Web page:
As Robert states in that interview, the thing that caused this was that, when the game was developed, the team didn't have enough game boys to test up to 16 players. They were only ever able to get around 10 game boys. So as a result, they never were able to find the bug that resulted when you went for 16. Indeed, we have found the same; On the original release carts, you can do 8 players very stably, and 10 is manageable; It's when you get to the teens that things fall apart. So, it's possible that they got 10 working, and simply assumed the rest would as well, for want of not having time/money/etc. to buy more hardware. I could see if I could ask Robert about that for clarity, but that's my present hypothesis for why it was not found. The team only ever found it by going to the maximum player count, which is what led to the bug fix.

So to answer @Code Monkey's question, it's significant because it's finally hard proof of something that has been a known intended feature of the game since Robert's interview in 2005, but that disparate groups have since tried and failed to make work for what is now almost 20 years. Unless there is someone somewhere that has done the same things seen here, and who has simply not recorded and shared it in any way, then this is the world's first successful go of it, and the first to have recorded proof as well.

Edited by koifish
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Hi folks!

 

To clarify a few details:

 

The original 1991 game paks can be used up to 15 players with no modifications to the code at all.  The only things to keep in mind are:

 

A.) Using old hardware (and especially if you use GBA Link cables rather than a custom solution), you're going to run into a lot of issues with old wires, dirty/loose ports, and bad connections.  1 bad connection kills the game.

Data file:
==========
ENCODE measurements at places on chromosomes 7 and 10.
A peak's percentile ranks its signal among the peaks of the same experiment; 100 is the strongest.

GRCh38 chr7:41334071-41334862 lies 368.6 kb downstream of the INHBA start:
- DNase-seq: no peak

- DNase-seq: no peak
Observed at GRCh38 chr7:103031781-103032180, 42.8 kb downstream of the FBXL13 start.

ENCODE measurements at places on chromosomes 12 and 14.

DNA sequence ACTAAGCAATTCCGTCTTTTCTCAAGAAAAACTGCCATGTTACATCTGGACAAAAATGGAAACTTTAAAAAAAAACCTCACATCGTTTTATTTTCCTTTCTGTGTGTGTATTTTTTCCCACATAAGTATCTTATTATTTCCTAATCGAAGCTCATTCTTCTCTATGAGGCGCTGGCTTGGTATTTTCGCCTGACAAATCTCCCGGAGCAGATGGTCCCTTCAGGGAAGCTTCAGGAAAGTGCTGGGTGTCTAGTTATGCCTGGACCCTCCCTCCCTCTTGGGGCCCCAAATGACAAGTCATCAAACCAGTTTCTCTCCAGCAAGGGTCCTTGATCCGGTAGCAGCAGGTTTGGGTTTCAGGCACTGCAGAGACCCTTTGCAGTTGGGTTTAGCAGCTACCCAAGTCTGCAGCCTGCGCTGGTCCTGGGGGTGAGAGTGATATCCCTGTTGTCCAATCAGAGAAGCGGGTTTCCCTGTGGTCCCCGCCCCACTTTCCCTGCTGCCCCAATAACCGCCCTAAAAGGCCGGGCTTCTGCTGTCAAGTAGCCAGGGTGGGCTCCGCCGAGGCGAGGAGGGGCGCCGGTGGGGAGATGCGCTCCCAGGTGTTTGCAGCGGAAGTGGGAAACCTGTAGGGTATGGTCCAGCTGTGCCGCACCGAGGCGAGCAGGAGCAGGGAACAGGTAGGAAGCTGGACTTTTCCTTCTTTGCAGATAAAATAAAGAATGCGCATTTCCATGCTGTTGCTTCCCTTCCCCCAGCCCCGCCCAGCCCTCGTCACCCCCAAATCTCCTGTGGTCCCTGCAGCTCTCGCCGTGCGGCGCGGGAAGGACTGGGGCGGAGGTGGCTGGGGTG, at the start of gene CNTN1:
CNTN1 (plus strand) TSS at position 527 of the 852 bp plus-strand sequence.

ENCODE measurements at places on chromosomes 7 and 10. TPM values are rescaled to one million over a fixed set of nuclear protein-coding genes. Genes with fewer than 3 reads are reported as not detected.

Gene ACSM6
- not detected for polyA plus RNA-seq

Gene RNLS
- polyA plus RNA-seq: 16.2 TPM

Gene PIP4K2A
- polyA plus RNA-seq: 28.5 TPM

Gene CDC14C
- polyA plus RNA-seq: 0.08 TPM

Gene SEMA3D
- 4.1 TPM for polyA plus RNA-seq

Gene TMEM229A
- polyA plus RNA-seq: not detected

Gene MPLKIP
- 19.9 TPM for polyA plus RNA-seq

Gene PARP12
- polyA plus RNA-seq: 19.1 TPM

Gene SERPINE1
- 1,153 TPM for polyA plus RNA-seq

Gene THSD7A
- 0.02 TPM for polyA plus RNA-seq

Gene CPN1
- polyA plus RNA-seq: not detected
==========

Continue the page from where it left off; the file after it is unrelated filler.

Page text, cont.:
B.) If you're not using a custom solution, there is a voltage issue created when using more than eight systems/cables.  This makes more than eight players unstable.  This was corrected for in our custom adapter.

C.) If you have 14 or 15 players, there are two maps that you cannot select.  In very simple terms, there's "not enough room" to spawn everyone in (by the way the game spawns players in at the start.  14 players is hit or miss if it'll work on these two maps and 15 won't work at all.  16 wouldn't either, if it did work.

D.) The 16 player mode that was intended does *not* work with 16 players in the original ROM/retail carts.  Long story short (and the video being made will go into more detail), there's a bug in the code that essentially causes 16 players to be read by the game as zero players.

 

That brings us to our patched ROM game paks.  Our crew created two versions:

The first one is the original, 1991 ROM with the only change being the fix for the 16 player code causing it to not read as zero players.

The second was the original code, patched with the 16 player fix and the GBC "DX" hack that adds color and takes advantage of the faster GBC processor to increase the speed.

With both of these versions, you still run into A, B, and C from above.

Our crew was able to get a steady, reliable 15 player connection using the custom link hardware and fully original game carts - which is still a feat in and of itself that the game can support this.

The game would have likely shipped with fixed 16 player support, however, the company that developed it (Xanth) had five employees and ten Game Boys at the time Nintendo nixed their custom adapter they planned.  They left the code in, but just never fully tested it, since it wasn't going to officially be a feature.

So, the tl;dr, Can the original Faceball 2000 for the GameBoy support 16 players?  No*. 

*It _can_ support 15, 16 requires a bug patch, which isn't possible to do on original GameBoy carts.

After SSFF gets their video up, more info about all this will be released. :)